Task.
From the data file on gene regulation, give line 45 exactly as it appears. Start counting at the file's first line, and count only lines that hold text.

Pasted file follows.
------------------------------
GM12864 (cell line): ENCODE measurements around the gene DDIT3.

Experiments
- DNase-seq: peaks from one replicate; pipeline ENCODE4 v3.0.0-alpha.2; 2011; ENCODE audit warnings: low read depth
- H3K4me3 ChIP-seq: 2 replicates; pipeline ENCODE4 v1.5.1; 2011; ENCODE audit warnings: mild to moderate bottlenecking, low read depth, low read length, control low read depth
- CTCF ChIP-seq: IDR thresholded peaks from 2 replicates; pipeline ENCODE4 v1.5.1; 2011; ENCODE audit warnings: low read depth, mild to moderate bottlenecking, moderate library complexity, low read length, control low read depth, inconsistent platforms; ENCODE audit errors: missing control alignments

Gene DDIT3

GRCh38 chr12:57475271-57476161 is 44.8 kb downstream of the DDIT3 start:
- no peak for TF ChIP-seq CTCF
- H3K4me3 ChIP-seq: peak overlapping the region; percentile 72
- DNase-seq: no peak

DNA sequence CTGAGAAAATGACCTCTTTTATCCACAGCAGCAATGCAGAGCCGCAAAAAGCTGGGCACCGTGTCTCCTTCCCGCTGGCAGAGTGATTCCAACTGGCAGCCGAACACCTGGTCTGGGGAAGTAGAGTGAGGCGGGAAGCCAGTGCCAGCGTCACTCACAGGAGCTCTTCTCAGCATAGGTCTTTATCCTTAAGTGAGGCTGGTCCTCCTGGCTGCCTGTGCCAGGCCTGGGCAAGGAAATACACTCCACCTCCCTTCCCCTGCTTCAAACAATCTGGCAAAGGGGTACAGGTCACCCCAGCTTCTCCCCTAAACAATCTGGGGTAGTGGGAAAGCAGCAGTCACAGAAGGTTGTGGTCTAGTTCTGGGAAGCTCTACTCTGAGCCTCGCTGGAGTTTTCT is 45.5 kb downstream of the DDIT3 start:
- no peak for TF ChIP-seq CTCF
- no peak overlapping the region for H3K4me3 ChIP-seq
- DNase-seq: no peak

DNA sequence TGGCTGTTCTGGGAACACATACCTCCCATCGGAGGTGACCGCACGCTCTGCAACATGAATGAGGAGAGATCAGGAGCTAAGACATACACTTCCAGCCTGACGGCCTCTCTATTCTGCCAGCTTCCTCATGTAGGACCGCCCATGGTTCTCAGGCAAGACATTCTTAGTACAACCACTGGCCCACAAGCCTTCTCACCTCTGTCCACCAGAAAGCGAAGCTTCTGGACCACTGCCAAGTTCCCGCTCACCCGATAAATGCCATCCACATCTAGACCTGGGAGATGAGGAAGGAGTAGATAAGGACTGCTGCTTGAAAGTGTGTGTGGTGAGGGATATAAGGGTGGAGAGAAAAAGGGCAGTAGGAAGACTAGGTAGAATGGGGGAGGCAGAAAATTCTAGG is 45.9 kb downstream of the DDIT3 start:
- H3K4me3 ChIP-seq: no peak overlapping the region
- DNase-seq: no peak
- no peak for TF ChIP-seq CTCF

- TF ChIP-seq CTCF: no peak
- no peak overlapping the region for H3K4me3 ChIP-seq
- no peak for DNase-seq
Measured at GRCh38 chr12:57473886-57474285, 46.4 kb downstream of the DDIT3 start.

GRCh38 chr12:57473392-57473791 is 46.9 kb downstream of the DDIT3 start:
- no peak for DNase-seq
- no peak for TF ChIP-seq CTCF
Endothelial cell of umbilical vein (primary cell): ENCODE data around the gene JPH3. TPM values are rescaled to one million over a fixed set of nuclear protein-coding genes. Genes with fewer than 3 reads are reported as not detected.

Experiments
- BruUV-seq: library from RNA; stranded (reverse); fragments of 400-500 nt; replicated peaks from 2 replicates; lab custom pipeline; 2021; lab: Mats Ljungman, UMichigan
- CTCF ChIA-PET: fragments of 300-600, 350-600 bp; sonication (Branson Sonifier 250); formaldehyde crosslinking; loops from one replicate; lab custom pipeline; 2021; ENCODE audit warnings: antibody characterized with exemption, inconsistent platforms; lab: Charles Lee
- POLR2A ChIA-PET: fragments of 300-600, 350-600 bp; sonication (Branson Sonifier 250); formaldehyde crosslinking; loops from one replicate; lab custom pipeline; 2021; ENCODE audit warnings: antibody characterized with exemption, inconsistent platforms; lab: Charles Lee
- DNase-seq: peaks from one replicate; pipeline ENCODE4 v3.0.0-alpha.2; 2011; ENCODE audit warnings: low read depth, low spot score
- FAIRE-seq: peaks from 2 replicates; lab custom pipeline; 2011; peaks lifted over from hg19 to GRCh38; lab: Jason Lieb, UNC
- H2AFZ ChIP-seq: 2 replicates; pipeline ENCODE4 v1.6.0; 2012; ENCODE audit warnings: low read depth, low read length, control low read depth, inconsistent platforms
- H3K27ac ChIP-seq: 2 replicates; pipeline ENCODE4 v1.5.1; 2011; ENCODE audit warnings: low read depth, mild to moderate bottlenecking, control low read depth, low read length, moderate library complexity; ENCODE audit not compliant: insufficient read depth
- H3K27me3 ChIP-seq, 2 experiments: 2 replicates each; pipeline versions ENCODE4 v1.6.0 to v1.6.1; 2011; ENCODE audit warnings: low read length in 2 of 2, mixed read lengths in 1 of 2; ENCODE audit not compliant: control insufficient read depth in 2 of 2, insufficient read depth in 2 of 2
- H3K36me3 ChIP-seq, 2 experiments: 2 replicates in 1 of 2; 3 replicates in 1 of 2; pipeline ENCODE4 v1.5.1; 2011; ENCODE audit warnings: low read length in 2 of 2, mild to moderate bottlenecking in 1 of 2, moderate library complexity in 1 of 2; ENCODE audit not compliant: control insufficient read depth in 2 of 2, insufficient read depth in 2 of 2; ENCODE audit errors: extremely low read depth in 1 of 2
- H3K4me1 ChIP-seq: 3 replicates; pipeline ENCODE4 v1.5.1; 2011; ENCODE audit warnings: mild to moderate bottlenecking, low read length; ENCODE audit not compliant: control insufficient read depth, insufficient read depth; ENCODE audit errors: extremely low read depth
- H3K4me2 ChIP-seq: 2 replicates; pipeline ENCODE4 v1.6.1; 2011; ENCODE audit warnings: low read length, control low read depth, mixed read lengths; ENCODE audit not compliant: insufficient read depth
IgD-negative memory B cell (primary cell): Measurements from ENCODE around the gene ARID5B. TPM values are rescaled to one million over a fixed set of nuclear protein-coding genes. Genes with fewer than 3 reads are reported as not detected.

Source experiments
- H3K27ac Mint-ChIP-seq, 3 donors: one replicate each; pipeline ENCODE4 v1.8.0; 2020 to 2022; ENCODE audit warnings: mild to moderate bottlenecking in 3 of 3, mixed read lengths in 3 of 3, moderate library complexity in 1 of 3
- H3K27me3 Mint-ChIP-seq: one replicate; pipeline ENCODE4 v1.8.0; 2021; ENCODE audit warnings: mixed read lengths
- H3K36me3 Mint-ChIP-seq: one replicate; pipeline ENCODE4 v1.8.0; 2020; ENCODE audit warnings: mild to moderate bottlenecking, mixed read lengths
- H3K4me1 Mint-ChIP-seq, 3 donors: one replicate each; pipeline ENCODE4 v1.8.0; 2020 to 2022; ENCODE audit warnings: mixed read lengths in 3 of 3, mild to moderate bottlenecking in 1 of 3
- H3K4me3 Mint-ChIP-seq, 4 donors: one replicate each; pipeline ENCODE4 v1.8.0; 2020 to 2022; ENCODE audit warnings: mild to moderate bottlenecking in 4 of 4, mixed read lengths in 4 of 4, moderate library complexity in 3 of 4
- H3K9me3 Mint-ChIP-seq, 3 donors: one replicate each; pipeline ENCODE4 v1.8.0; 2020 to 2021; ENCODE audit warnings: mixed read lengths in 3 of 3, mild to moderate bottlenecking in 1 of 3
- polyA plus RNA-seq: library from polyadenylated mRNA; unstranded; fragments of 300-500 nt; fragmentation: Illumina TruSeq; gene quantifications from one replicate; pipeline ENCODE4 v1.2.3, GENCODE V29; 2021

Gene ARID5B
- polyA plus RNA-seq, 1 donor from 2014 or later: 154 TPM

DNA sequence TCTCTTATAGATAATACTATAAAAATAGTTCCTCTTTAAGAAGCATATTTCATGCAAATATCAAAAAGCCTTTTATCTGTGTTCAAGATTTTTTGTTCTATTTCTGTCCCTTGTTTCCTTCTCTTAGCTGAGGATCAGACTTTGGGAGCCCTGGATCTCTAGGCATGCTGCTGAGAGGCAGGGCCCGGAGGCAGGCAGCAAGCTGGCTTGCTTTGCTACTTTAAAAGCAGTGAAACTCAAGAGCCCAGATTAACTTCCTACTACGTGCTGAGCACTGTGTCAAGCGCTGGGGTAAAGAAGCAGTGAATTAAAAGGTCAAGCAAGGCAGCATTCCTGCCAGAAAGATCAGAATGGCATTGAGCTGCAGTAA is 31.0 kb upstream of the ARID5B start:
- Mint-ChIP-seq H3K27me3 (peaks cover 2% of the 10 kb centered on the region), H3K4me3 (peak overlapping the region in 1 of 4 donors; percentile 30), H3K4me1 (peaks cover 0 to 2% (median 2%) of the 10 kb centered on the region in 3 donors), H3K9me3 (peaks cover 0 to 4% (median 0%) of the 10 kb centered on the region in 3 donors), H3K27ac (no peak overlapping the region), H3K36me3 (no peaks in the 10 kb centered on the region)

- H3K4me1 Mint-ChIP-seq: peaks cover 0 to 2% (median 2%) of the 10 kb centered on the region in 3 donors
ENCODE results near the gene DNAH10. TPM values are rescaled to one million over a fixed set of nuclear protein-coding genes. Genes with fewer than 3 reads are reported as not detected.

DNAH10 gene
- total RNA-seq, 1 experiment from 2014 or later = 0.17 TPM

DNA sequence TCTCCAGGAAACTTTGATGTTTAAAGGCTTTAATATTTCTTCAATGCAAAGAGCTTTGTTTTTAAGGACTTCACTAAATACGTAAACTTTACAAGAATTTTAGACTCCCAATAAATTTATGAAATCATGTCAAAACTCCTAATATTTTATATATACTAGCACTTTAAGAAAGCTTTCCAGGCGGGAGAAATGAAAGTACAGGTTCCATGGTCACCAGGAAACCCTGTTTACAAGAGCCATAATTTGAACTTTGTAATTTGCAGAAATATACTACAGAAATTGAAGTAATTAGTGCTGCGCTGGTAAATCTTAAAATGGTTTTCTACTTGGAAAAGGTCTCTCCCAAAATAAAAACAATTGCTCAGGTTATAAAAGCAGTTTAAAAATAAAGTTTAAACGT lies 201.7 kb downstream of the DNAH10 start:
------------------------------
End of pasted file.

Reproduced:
- H3K4me3 Mint-ChIP-seq, 4 donors: one replicate each; pipeline ENCODE4 v1.8.0; 2020 to 2022; ENCODE audit warnings: mild to moderate bottlenecking in 4 of 4, mixed read lengths in 4 of 4, moderate library complexity in 3 of 4